This is a very difficult review for me to write. I've thought about it for a couple of days now and wondered if I'd get it down right for you. I've been an avid fan of Wally Lamb's for many, many years and had such excitement when I learned he had a new book out. I rushed to get a copy. I'm sad to say this one was a disappointment to me in some major ways, although I did grasp the over all story and could appreciate what Mr. Lamb's intention was in telling it. (See Summary above)This is first of all a long book that became increasingly a drain to read as I found it less engaging. It was mostly a stream of consciousness novel, and I'm not fond of that writing style (I've never been a James Joyce fan) so the 570 some pages became a torture that I seemed never to make headway on. I began to dread picking the book up. Does this tell you something?While I expected it to be a book that was focused more on the story of a lesbian couple, it really wasn't. It's more a story of a wildly dysfunctional and bleeding family told mostly from the perspective of a wildly dysfunctional psychologist father. Which would have been fine if it were interesting... While the book is divided into chapters/segments written from the minds and voices of the different characters, it weighed heavily on the view of the father of the family, it seemed to me.I found I couldn't feel an affinity with any of these characters. For the most part they were a very whiny and self-serving bunch...self-absorbed in their different psychosis's. It became a downer. It wasn't a pleasant read. While we are given the most minute details of the characters and their personal issues, this was couched in a stream of consciousness that was boring. It clogged things up. There seemed no light at the end of the dark tunnel as life's greatest horror stories were revealed. Just too wordy and dense.I was soundly disappointed. Over the course of his career, I've been an avid reader and follower of Wally Lamb. I feel this one falls short of his other writings. It may be a melting pot of his life experiences, and perhaps his informative times with the women prisoners he's encountered. I have no idea. Maybe it was a story just too close for him to write about successfully.In wrapping up, again, I found "We Are Water" a struggle to get through. I finished it because it was a Wally Lamb book and I really wanted to push my way through it hoping it would get better. Was the story worth it ultimately? Not in my opinion. Would it have been better in another format/writing style? Perhaps.I'm sad to say it was disappointing but not horrible.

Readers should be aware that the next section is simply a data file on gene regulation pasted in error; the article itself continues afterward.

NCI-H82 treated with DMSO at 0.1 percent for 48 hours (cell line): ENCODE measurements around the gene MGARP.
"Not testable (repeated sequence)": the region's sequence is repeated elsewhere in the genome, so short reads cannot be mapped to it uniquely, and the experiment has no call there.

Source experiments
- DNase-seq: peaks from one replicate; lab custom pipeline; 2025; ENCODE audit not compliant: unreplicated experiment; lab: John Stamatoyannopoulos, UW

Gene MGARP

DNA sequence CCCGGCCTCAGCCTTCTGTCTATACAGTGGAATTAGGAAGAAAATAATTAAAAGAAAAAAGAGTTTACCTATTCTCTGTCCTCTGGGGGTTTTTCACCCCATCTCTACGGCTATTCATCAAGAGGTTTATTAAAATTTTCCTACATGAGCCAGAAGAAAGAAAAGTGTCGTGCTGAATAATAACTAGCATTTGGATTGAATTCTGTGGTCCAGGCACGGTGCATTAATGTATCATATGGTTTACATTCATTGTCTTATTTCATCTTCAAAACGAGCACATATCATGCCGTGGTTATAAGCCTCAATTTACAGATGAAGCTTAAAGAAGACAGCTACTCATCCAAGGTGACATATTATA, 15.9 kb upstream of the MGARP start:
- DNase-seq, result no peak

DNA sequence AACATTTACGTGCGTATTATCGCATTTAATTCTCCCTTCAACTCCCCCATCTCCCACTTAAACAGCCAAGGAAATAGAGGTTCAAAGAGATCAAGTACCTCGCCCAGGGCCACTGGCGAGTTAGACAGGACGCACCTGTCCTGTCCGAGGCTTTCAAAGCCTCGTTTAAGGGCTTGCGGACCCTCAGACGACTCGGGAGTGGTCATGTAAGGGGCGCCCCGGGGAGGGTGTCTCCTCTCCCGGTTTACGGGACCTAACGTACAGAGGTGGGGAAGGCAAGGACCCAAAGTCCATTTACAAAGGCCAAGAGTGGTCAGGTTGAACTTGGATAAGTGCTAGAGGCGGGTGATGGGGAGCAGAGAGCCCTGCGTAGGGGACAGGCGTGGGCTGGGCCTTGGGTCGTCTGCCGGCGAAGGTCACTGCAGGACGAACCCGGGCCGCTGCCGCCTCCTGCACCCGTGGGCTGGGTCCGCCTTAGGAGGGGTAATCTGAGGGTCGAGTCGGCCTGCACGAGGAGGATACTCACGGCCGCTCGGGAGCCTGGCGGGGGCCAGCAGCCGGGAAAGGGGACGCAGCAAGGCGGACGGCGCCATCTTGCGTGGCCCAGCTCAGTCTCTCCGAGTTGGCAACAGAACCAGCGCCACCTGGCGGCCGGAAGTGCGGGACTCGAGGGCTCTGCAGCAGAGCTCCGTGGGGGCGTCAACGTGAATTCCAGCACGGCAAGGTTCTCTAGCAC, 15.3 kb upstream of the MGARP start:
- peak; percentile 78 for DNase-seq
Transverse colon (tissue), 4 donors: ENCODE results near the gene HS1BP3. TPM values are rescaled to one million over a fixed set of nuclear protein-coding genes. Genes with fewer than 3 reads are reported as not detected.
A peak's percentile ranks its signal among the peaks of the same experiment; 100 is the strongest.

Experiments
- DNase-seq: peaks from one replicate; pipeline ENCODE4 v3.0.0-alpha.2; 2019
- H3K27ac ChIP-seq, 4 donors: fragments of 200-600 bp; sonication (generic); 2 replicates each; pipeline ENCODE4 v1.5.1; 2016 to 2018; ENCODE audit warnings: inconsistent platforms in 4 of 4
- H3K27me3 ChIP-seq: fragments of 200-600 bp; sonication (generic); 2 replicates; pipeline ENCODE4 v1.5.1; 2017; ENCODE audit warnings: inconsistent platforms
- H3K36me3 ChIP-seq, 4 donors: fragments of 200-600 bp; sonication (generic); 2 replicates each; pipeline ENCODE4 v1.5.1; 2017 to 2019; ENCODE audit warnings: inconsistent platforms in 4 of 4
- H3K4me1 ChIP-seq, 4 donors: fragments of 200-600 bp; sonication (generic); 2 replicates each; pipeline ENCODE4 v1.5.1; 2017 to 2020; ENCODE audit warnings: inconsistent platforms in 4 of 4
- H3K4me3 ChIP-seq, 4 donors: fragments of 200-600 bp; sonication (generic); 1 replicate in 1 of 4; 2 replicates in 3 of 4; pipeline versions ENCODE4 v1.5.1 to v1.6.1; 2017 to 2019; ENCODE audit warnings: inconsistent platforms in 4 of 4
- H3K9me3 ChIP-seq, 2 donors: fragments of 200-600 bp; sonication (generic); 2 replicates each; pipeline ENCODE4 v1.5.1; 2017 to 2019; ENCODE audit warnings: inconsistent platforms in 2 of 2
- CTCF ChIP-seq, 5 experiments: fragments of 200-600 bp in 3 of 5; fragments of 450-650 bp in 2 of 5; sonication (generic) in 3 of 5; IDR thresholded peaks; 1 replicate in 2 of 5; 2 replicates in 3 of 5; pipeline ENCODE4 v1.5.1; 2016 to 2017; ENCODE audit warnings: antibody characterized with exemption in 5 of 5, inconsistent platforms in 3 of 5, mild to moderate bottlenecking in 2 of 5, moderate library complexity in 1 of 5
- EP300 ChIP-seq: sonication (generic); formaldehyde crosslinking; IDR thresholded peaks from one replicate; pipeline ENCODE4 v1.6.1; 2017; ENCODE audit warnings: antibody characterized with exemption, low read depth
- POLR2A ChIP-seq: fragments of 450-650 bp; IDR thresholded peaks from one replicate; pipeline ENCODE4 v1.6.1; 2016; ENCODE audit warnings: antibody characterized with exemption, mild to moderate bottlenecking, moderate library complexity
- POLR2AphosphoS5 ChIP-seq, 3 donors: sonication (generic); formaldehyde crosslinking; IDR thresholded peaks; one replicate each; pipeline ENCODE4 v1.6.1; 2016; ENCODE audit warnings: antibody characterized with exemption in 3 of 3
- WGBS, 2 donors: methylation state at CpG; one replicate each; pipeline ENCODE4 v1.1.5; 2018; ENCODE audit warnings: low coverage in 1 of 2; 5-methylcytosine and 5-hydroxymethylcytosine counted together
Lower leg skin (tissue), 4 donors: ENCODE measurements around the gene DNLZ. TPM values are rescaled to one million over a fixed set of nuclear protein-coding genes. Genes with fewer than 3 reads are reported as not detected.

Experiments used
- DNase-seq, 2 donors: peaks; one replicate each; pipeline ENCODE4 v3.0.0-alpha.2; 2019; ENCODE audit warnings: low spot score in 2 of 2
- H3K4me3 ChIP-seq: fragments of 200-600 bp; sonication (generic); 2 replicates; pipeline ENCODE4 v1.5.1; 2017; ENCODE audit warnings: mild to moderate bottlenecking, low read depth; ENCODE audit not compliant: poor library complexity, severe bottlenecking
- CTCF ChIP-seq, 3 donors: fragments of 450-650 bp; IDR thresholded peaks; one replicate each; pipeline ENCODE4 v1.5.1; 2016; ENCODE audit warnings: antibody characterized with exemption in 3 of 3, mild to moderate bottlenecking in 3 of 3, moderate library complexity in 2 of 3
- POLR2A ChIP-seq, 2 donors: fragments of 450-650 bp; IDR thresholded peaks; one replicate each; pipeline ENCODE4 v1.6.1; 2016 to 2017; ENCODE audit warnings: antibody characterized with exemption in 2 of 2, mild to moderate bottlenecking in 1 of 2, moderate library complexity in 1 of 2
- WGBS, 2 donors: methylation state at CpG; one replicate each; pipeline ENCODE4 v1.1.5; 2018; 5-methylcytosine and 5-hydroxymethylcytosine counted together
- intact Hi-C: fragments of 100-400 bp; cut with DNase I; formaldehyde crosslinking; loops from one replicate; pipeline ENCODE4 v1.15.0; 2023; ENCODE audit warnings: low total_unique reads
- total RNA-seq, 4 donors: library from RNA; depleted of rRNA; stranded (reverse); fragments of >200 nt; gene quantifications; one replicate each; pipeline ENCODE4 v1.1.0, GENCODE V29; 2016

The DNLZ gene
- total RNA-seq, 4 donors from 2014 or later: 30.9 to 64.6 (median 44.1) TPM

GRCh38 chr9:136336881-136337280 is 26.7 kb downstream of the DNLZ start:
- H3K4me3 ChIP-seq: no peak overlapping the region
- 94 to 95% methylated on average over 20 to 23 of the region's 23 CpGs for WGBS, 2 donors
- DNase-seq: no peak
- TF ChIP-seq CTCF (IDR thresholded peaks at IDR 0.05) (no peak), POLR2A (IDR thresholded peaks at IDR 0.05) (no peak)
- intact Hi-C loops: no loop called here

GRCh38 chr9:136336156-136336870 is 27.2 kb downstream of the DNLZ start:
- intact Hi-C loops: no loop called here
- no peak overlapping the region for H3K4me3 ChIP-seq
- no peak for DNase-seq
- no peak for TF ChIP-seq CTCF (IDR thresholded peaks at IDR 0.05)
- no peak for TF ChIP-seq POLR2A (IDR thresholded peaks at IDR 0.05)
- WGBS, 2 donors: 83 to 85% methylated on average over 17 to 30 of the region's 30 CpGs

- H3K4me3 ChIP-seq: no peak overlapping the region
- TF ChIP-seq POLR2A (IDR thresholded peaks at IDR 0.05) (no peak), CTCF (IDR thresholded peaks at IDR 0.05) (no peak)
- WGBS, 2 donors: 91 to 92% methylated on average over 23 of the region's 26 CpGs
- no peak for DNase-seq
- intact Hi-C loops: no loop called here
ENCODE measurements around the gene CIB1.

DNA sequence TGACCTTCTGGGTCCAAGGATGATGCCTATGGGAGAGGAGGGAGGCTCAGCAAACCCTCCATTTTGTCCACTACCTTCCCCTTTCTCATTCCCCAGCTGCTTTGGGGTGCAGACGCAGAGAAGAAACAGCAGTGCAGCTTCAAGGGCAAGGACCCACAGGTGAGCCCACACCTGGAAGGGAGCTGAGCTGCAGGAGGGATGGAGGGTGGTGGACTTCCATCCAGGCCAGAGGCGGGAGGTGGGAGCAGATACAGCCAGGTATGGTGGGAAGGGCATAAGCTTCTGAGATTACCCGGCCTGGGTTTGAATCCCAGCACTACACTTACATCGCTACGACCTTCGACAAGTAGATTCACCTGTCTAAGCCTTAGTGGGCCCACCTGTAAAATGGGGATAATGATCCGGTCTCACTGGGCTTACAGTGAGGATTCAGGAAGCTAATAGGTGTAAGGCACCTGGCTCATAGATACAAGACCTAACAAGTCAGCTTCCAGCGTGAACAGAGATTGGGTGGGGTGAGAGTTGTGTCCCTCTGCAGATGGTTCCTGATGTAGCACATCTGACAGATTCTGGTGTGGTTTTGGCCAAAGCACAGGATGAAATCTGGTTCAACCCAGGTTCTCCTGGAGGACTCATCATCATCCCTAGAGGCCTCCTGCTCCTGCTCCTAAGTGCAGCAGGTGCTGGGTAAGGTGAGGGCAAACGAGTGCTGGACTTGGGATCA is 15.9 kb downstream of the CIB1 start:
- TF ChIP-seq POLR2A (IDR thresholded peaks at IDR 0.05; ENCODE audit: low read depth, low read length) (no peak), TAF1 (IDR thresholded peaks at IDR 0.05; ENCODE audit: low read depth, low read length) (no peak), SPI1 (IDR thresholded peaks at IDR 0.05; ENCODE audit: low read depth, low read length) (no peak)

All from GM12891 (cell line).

• Leah